June 19, 2016, I gave up drinking. Admittedly I had a brief interlude in 2018, where I started again, but even then I knew it really wasn’t for me. I have talked little about this journey, although in retrospect, like so many big decisions, events, joys, and tragedies life delivers us all, this one has had lasting effects. The impacts I know, are evident in every day I live. A life, I now live, with a load more clarity.


Call it an addiction, call it overdoing something or call it an escape. Whatever you label it, (and it could be working, drinking, eating, exercising, sex, too much news or social media or anything that makes you want to run away – from yourself, your situation, and life) – it is ALL the same. My escape was drinking. It didn’t stop me being a successful busy productive business owner, single parent, and overachiever. I was functional. It was ‘just’ a few wines to drown the endless overwhelm, forget the ‘busy-ness’ for a while or to switch off and escape!


There is always an excuse. I could come up with the best of them and I used them all. We justify our behaviours in what we say to ourselves versus what it really is.

  • I deserve <insert your own escape route> after that ‘hard day at work = I need to escape reality.
  • I need a drink just to relax = I need to numb my senses.
  • It is a celebration, its Xmas, St Patty Day, my birthday = I need to fit in to the rules that life can’t be celebrated without alcohol
  • I don’t get hangovers = I am just pure grumpy after a big night – guess what – that’s aka a hangover
  • Catching up with friends = wine o’clock,

Wine not? It would be rude not to, one for the road, the day, the week, the occasion. Any reason will do, the day has a Y in it, was a good one :). It was the only way I could escape.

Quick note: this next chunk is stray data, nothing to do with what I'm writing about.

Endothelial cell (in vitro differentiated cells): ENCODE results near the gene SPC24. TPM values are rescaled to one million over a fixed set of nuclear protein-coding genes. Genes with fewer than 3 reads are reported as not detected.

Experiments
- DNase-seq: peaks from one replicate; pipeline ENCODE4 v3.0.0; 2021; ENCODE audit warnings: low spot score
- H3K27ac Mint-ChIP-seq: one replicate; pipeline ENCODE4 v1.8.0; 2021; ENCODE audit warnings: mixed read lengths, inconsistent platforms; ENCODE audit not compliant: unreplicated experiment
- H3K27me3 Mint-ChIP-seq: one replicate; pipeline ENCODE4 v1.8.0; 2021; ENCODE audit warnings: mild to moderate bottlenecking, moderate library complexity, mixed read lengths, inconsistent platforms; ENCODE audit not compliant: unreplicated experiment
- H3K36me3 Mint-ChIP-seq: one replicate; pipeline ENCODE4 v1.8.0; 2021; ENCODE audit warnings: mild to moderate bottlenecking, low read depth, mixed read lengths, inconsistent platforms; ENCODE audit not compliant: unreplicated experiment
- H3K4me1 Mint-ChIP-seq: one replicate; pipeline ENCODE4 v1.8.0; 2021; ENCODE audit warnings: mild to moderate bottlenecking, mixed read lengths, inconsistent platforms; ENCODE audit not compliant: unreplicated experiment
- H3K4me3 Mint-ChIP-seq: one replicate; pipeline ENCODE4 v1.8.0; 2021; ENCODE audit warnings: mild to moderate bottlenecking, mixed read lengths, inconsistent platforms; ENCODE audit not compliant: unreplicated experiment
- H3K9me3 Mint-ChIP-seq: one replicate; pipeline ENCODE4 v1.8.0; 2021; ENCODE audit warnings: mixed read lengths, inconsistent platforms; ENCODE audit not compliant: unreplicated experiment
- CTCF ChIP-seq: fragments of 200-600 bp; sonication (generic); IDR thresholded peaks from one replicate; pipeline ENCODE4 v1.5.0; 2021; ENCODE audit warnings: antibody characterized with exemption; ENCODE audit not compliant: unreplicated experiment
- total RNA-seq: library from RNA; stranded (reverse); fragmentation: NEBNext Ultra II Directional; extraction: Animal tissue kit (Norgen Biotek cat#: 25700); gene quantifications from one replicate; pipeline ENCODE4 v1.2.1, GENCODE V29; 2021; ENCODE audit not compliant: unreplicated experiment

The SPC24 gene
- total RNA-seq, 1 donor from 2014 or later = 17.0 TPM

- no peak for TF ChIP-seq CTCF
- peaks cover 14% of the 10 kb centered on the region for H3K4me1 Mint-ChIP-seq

It is at some point you have to question. What are you masking? The fact you hate your job, can’t talk to your spouse without a few under the belt, the reality that life, as it stands is not all roses? Countless times I wasn’t present because I was hungover, I missed something or didn’t have energy. Then the guilt would set in and I would beat myself up over being a bad mother, partner, or boss.

Facing reality

Giving up your route to escape means having to face life head on. This is THE hardest part of it. Reality is right bang smack in your face, no filters. There is no escape. You must deal with life and all its emotions, when they occur instead of burying them, or ignoring them, or shutting them down. You have to remove the mask and ask yourself WHY a whole lot more. Why do I need to escape? What from? There is vulnerability in admitting you perhaps have a problem, no matter how small or big it is. It is easier to leave life as status quo, even if that sucks also.

We think we can handle stress with a few glasses. Sadly, that is a short-term fix. The resulting hangover, associated anxiety bouts (which for me, got worse as I got older, even after a couple of drinks) , then create more stress and guess what – those same problems I was running from still existed the next day also.


The control is however what finally convinced me. I wanted to be the one in control, not letting alcohol dictate that I ‘needed’ that wine at the end of the day. I didn’t want the amount I drank control where I went (because I couldn’t enjoy just one drink and would have to drive home). I hated feeling a loss of control, the necessity of stopping at a liquor store to stock up and make sure there was enough in the cupboard when people came to visit. God forbid we ran out! Waking up fresh and having true clarity is pure gold. I am in control.